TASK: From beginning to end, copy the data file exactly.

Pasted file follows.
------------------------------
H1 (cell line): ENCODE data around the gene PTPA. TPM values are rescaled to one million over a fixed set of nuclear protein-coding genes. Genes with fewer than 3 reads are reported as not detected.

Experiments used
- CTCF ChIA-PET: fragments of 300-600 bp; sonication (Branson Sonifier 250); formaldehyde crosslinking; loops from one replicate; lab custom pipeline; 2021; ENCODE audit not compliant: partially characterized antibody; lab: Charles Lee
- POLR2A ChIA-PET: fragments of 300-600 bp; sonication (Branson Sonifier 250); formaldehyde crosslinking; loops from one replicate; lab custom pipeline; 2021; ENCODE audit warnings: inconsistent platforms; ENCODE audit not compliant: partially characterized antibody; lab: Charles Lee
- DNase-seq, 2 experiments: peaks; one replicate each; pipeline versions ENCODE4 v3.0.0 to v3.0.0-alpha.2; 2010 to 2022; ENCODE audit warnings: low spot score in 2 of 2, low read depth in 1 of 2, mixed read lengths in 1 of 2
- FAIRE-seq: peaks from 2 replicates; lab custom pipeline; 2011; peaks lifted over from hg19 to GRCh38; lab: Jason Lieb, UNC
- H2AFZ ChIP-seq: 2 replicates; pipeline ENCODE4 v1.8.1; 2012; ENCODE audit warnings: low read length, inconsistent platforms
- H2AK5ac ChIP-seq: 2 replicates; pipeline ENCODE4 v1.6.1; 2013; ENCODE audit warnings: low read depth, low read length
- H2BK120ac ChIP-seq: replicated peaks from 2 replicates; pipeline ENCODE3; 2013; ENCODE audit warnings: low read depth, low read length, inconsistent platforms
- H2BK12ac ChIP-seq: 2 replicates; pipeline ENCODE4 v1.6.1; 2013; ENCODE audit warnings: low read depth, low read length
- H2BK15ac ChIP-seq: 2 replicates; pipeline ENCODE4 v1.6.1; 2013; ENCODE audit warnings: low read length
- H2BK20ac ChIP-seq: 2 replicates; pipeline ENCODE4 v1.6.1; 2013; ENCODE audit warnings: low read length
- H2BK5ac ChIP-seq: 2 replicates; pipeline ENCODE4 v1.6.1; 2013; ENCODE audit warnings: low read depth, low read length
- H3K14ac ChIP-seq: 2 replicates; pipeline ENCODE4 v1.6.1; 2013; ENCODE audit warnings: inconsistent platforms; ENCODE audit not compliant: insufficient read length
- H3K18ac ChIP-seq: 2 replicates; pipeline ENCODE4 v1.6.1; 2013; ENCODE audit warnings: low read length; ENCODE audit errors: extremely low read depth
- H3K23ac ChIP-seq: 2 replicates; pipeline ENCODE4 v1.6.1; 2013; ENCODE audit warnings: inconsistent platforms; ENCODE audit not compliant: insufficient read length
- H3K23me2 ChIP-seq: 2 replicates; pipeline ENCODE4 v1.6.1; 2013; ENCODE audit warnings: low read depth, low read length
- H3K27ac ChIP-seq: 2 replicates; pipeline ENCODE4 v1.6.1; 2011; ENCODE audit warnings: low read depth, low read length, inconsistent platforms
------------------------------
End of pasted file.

H1 (cell line): ENCODE data around the gene PTPA. TPM values are rescaled to one million over a fixed set of nuclear protein-coding genes. Genes with fewer than 3 reads are reported as not detected.

Experiments used
- CTCF ChIA-PET: fragments of 300-600 bp; sonication (Branson Sonifier 250); formaldehyde crosslinking; loops from one replicate; lab custom pipeline; 2021; ENCODE audit not compliant: partially characterized antibody; lab: Charles Lee
- POLR2A ChIA-PET: fragments of 300-600 bp; sonication (Branson Sonifier 250); formaldehyde crosslinking; loops from one replicate; lab custom pipeline; 2021; ENCODE audit warnings: inconsistent platforms; ENCODE audit not compliant: partially characterized antibody; lab: Charles Lee
- DNase-seq, 2 experiments: peaks; one replicate each; pipeline versions ENCODE4 v3.0.0 to v3.0.0-alpha.2; 2010 to 2022; ENCODE audit warnings: low spot score in 2 of 2, low read depth in 1 of 2, mixed read lengths in 1 of 2
- FAIRE-seq: peaks from 2 replicates; lab custom pipeline; 2011; peaks lifted over from hg19 to GRCh38; lab: Jason Lieb, UNC
- H2AFZ ChIP-seq: 2 replicates; pipeline ENCODE4 v1.8.1; 2012; ENCODE audit warnings: low read length, inconsistent platforms
- H2AK5ac ChIP-seq: 2 replicates; pipeline ENCODE4 v1.6.1; 2013; ENCODE audit warnings: low read depth, low read length
- H2BK120ac ChIP-seq: replicated peaks from 2 replicates; pipeline ENCODE3; 2013; ENCODE audit warnings: low read depth, low read length, inconsistent platforms
- H2BK12ac ChIP-seq: 2 replicates; pipeline ENCODE4 v1.6.1; 2013; ENCODE audit warnings: low read depth, low read length
- H2BK15ac ChIP-seq: 2 replicates; pipeline ENCODE4 v1.6.1; 2013; ENCODE audit warnings: low read length
- H2BK20ac ChIP-seq: 2 replicates; pipeline ENCODE4 v1.6.1; 2013; ENCODE audit warnings: low read length
- H2BK5ac ChIP-seq: 2 replicates; pipeline ENCODE4 v1.6.1; 2013; ENCODE audit warnings: low read depth, low read length
- H3K14ac ChIP-seq: 2 replicates; pipeline ENCODE4 v1.6.1; 2013; ENCODE audit warnings: inconsistent platforms; ENCODE audit not compliant: insufficient read length
- H3K18ac ChIP-seq: 2 replicates; pipeline ENCODE4 v1.6.1; 2013; ENCODE audit warnings: low read length; ENCODE audit errors: extremely low read depth
- H3K23ac ChIP-seq: 2 replicates; pipeline ENCODE4 v1.6.1; 2013; ENCODE audit warnings: inconsistent platforms; ENCODE audit not compliant: insufficient read length
- H3K23me2 ChIP-seq: 2 replicates; pipeline ENCODE4 v1.6.1; 2013; ENCODE audit warnings: low read depth, low read length
- H3K27ac ChIP-seq: 2 replicates; pipeline ENCODE4 v1.6.1; 2011; ENCODE audit warnings: low read depth, low read length, inconsistent platforms